Bismack Biyombo, 6’9, C, Congo
A popular name over the past few weeks, Biyombo has shot up mock draft boards due to his game-changing potential on the defensive end. He’s still years away from developing offensively, but with a 7’7 wingspan and an NBA body, his raw skill-set can be overlooked. Biyombo still has plenty of question marks, including his age, but with all the hype and his possible upside, expect someone to take him in the first round.
[player: Andrew Goudelock], 6’2, SG, Charleston
Coming off a strong performance in Portsmouth, Andrew Goudelock has started to make a name for himself with precision shooting and the ability to score off the dribble. His high offensive awareness level has earned Goudelock a green arrow upwards, considering the forward heavy draft pool he finds himself in. He also recently added "State Farm Three-Point Shooting Champion" to his resume.
Brad Wanamaker, 6’3, PG, Pittsburgh
Every coach will tell you how important it is to have a guy like Wanamaker in your rotation. His high basketball IQ and complimentary skill-set provide balance and poise in the half court, regardless of his limitations with the ball in his hands. He plays with a sense of grit and toughness, which is beneficial for him when it comes to playing against more skilled and talented players. Though Wanamaker doesn’t have a true position and his ceiling is low, a playoff team could use his well-rounded services as a second round pick.
Matthew Bryan-Amaning, 6’10, PF, Washington
MBA’s combination of length and athleticism make him effective on both sides of the ball. His ability to run the floor and establish himself as a target in transition is a quality that should translate nicely to NBA play. Though he struggles to consistently knock down midrange jumpers, he’s proven more than capable of scoring within 15 feet in a half court set. With a strong showing in Portsmouth, Amaning has set himself up to be recognized as a next level contributor.
Davis Bertans, 6’10, SF, Latvia
Making his first appearance on the board, Bertans impressed at the Nike Hoops Summit with his ability to shoot as a 6’10 forward. With room to grow physically, Bertan’s has some intriguing upside that should draw interest from scouts in a weak draft. Big men who can spread the floor and force 6’10 defenders away from the rim are always useful to NBA offenses.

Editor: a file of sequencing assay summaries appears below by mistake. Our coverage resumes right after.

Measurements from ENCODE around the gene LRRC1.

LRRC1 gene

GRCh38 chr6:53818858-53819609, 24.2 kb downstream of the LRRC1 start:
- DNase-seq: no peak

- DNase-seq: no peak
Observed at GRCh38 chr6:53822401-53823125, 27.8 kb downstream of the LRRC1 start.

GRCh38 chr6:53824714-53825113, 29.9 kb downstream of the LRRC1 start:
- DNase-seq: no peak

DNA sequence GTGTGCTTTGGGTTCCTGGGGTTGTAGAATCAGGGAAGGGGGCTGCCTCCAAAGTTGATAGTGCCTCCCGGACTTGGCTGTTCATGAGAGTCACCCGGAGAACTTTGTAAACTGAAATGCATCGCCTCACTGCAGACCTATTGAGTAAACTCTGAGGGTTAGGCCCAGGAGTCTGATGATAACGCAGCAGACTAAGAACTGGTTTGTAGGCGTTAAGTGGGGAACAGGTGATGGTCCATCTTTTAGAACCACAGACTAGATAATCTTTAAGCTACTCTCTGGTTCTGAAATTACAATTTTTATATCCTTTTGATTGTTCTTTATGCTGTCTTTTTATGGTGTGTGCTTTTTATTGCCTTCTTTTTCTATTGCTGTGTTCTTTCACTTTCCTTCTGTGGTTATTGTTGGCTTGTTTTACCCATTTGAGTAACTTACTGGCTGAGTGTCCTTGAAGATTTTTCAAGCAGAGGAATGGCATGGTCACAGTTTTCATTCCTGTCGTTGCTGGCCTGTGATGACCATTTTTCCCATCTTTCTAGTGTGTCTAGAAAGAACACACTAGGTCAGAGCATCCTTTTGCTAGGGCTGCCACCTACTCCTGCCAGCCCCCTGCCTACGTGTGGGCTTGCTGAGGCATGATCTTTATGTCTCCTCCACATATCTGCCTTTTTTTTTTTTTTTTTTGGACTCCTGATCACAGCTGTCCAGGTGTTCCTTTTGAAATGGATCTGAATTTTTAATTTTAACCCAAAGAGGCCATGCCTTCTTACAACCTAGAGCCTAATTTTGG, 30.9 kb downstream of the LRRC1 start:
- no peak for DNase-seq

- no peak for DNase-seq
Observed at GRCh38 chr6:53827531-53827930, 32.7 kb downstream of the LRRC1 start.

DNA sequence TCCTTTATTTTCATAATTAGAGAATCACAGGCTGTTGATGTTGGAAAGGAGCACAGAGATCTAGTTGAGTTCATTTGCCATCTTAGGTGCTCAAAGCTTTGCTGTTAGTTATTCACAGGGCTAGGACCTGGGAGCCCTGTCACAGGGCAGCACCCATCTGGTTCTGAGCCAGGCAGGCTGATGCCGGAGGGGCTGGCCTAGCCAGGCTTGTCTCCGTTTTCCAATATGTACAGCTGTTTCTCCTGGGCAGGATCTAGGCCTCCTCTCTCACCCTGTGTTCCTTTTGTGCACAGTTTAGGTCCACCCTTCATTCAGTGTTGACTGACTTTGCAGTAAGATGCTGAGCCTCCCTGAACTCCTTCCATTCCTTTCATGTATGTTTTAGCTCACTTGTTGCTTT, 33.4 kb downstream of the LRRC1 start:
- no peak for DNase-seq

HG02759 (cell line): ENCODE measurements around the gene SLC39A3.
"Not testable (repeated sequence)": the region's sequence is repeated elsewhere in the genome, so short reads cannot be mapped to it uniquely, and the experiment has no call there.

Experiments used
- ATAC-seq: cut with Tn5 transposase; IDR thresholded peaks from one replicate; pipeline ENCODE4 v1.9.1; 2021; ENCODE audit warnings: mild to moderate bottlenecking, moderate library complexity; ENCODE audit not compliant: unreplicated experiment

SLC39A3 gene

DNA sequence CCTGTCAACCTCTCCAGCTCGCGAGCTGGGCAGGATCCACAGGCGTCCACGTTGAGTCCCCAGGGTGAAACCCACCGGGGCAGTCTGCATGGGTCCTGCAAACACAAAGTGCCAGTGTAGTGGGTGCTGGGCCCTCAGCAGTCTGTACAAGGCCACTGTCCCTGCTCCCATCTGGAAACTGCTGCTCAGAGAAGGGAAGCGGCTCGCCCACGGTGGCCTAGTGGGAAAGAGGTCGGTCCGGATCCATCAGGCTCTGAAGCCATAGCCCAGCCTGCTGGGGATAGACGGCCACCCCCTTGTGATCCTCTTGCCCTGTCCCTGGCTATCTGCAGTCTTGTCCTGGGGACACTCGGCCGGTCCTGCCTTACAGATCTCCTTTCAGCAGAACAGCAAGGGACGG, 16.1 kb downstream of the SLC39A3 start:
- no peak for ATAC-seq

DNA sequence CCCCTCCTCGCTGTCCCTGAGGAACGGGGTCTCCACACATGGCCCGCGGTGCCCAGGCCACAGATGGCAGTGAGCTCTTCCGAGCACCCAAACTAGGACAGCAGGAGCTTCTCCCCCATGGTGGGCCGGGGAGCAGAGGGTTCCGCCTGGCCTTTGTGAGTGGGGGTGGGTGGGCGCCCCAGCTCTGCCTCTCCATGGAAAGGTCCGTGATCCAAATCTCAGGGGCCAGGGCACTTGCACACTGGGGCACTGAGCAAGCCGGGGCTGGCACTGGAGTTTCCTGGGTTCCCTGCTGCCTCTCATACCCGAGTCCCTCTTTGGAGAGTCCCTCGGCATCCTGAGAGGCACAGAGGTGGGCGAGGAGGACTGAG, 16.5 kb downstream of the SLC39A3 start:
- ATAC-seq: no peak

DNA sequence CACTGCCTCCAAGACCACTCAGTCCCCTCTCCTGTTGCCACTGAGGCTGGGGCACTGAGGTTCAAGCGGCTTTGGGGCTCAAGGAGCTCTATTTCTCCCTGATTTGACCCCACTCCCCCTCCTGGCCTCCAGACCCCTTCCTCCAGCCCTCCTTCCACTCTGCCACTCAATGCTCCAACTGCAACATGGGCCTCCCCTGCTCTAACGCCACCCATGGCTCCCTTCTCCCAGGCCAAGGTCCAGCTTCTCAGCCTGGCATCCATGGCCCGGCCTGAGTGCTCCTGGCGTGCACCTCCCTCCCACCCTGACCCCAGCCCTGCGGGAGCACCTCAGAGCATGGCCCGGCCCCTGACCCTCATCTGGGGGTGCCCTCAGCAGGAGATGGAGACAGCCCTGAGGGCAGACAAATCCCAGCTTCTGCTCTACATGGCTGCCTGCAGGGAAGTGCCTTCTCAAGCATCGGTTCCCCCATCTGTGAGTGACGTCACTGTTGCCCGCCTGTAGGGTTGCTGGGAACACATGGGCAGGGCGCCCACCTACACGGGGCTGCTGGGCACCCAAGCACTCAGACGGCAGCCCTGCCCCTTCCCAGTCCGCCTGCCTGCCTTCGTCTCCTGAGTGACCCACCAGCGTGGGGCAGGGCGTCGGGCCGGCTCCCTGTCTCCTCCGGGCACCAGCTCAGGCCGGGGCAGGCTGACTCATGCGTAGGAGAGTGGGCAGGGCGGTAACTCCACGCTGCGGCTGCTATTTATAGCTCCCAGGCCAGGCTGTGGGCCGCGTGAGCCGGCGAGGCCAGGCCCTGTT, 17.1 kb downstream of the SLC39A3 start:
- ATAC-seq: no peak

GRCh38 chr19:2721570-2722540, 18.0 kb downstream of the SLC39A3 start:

Corey Stokes, 6’5, SG, Villanova
Stokes has reportedly looked out of shape since Villanova’s first round loss to George Mason. He already lacks lateral quickness and possesses a limited offensive skill-set as it is. An immobile, 6’5 off-ball guard with little to offer defensively is not a reputation you want from a four year college player with May just around the corner.
Rick Jackson, 6’10, PF, Syracuse
Though Jackson put up decent numbers in Portsmouth, he lacks the tools to be effective at the next level. Without the ability to face up, use a dribble or take a mid range jump shot,
he’s left himself no room for error as a cleanup man around the rim. His wingspan measurements were solid, however at 6’8 he won’t get the easy buckets he got at Syracuse, where he rarely was seen outside the paint. He runs the floor without any burst, and he plays under the rim- two characteristics that reflect negatively on Jackson’s chances of being successful at the next level.
Ben Hansbrough, 6’3, PG, Notre Dame
Hansbough’s decision to decline an invitation to Portsmouth could be detrimental to his draft stock considering the question marks surrounding his uncertain position and physical limitations. It shows a lack of confidence in his abilities, which was one thing he had going for him in terms of likeable qualities as an NBA prospect. As a 6’3 guard who lacks the quickness to guard the 1 and the size/strength to guard a 2, it would have been nice to see what he can do against some of the better college players in a showcase event.